Tension gives Dodgers, NLCS some life
LOS ANGELES -- There are moments in the life of any good postseason series when everything changes.Maybe some day, we'll look back on the 2008 National League Championship Series and ask: What was That Moment? And when, or if, we do, we'll be remembering this: A 94-mph Hiroki Kuroda cannonball whizzing behind the noggin of Phillies center fielder Shane Victorino in the third inning of Game 3. Before that pitch, this was just baseball. After that pitch, we didn't just have a series anymore. We had A SERIES. A benches-emptying, fingers-wagging, neck-veins-bulging, coaches-jawing, Manny Manny-izing, crowd-shrieking, live must-see drama kind of series. So this is from all of us must-see October drama fans to Hiroki Kuroda: Thanks for livening up the week. When the day began, the Phillies were in total charge of this series, up two-games-to-zip. Now -- one game, and one 7-2 wipeout of the Phillies by the Dodgers later -- this is a whole different deal. In the history of best-of-seven series, 35 teams have come back to win after being down 2-1. But just one (of 31) has roared back to win after tumbling into that 3-0 canyon. You can ask Joe Torre to tell you the story of that one sometime. But not now. Now, we have more important matters to attend to. Like calling in some United Nations peacekeeping forces. Or Don King. Or both. No haymakers were thrown after Kuroda launched that fly-by in Victorino's air space Sunday. But after Victorino then grounded out to first base and started yapping at Kuroda again, at least we got the thrill of having about 80 people in uniform charge onto the field for a lively discussion.
But the Dodgers appeared to brighten their mood considerably. After their pacifistic loss in Game 2, they were challenged by their manager to show more fight. So they made a statement in this game, in more ways than one."I think we needed this for ourselves, to go out and get some confidence that we're not going to be pushed around," Dodgers catcher Russell Martin said. "We're going to play the game the right way. Sometimes you've got to make a stand. And we got that done [in Game 3]." But this was one stand they didn't just make on the old scoreboard.
Dodgers players have been muttering about it for two days. One affectionately referred to Myers, between games, as a "wacko." And only a couple of hours before Sunday's game, right up there on the interview-room podium, Derek Lowe, L.A.'s Game 4 starter, suggested that it might be time to address this situation "Nuke LaLoosh style."Well, no nukes ever did get dropped. But Kuroda clearly fired a warning shot over the brow of Victorino. And if this was a message, Victorino obviously got it. He turned directly toward Kuroda and started pointing at his head, then his ribs, then his head again, as the largest crowd in Dodger Stadium history (56,800) began buzzing ecstatically. Afterward, however, Victorino had no interest in rehashing any of this. At one point, when a reporter pressed him on it one time too many, he retorted: "I'm done," and walked away. But Martin, being the closest earwitness, reported: "He said, 'If you're going to hit me, hit me in the ribs. Don't hit me in the head.' But we weren't trying to hit anyone." Whatever they WERE trying to do, though, give the Dodgers credit: They had their alibis down cold. Kuroda spun out the old "it just slipped out of my hand" excuse. Manny could only guess that "maybe the ball slipped." Matt Kemp at least did some minor creative editing, theorizing that "the ball just got away from him." And if you believe any of that, we've got your own personal star on the Walk of Fame we'd like to sell you. But after The Pitch, there was even better action to come. Victorino may have gotten his point across once. But he couldn't resist resuming the monologue after his inning-ending groundout, when Kuroda wandered within easy shouting distance.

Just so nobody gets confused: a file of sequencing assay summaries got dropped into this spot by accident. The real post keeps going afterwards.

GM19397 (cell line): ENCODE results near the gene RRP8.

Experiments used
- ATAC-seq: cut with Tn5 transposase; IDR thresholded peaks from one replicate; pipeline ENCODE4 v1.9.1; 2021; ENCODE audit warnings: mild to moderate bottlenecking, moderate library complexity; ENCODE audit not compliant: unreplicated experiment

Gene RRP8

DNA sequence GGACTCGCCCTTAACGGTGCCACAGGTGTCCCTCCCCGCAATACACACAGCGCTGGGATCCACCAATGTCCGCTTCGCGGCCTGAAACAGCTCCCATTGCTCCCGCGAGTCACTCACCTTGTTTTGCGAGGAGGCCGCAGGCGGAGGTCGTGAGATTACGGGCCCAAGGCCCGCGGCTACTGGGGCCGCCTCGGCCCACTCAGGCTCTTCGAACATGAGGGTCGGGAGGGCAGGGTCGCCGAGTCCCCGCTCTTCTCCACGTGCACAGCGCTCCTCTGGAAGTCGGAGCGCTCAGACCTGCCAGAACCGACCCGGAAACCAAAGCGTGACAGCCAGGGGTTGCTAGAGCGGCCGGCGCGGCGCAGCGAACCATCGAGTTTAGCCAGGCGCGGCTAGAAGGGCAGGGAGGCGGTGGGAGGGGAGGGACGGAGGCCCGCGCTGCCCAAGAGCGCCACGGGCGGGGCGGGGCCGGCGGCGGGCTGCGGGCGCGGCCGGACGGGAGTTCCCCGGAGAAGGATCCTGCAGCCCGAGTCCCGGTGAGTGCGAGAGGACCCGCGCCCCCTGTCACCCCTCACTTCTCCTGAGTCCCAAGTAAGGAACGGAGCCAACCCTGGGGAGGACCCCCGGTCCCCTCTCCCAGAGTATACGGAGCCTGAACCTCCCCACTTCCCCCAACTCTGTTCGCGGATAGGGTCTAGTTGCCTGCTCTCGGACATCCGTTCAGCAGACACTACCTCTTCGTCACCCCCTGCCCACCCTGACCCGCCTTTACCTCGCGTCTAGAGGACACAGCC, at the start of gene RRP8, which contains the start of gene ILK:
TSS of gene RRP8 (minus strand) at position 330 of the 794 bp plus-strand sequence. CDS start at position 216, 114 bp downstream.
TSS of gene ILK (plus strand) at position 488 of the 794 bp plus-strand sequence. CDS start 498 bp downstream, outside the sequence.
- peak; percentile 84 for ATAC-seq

Next thing they knew, everybody but Henry Winkler was charging toward the infield. And Manny turned on his heretofore-hidden Usain Bolt jets, motored in from left field in record time and got so overheated, he had to be restrained by Martin and coach Bob Schaefer before he well, we're not sure what, exactly.Asked if he was trying to get at anyone in particular, Ramirez reached into his Drew Rosenhaus quote book and answered: "Next."
Jayson Stark is a senior writer for ESPN.com. His book, "The Stark Truth: The Most Overrated and Underrated Players in Baseball History," was published by Triumph Books and is available in bookstores. Click here to order a copy.
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NLCS GAME 3: DODGERS 7, PHILLIES 2
The Dodgers scored five runs off Jamie Moyer in the first inning and went on to defeat the Phillies 7-2 in Game 3 of the NLCS. Story | NLCS page
• Jayson Stark: Tension adds life to NLCS
• Jorge Arangure Jr.: Is Moyer done in Philly?
• Eric Neel: Series momentum shifts quickly
• Benches clear over Kuroda's pitch to Victorino
• Highlights: L.A. jumps on Phillies early
• Russell Martin talks about Dodgers' win
• John Kruk breaks down Game 3
• Shulman, Phillips recap Game 3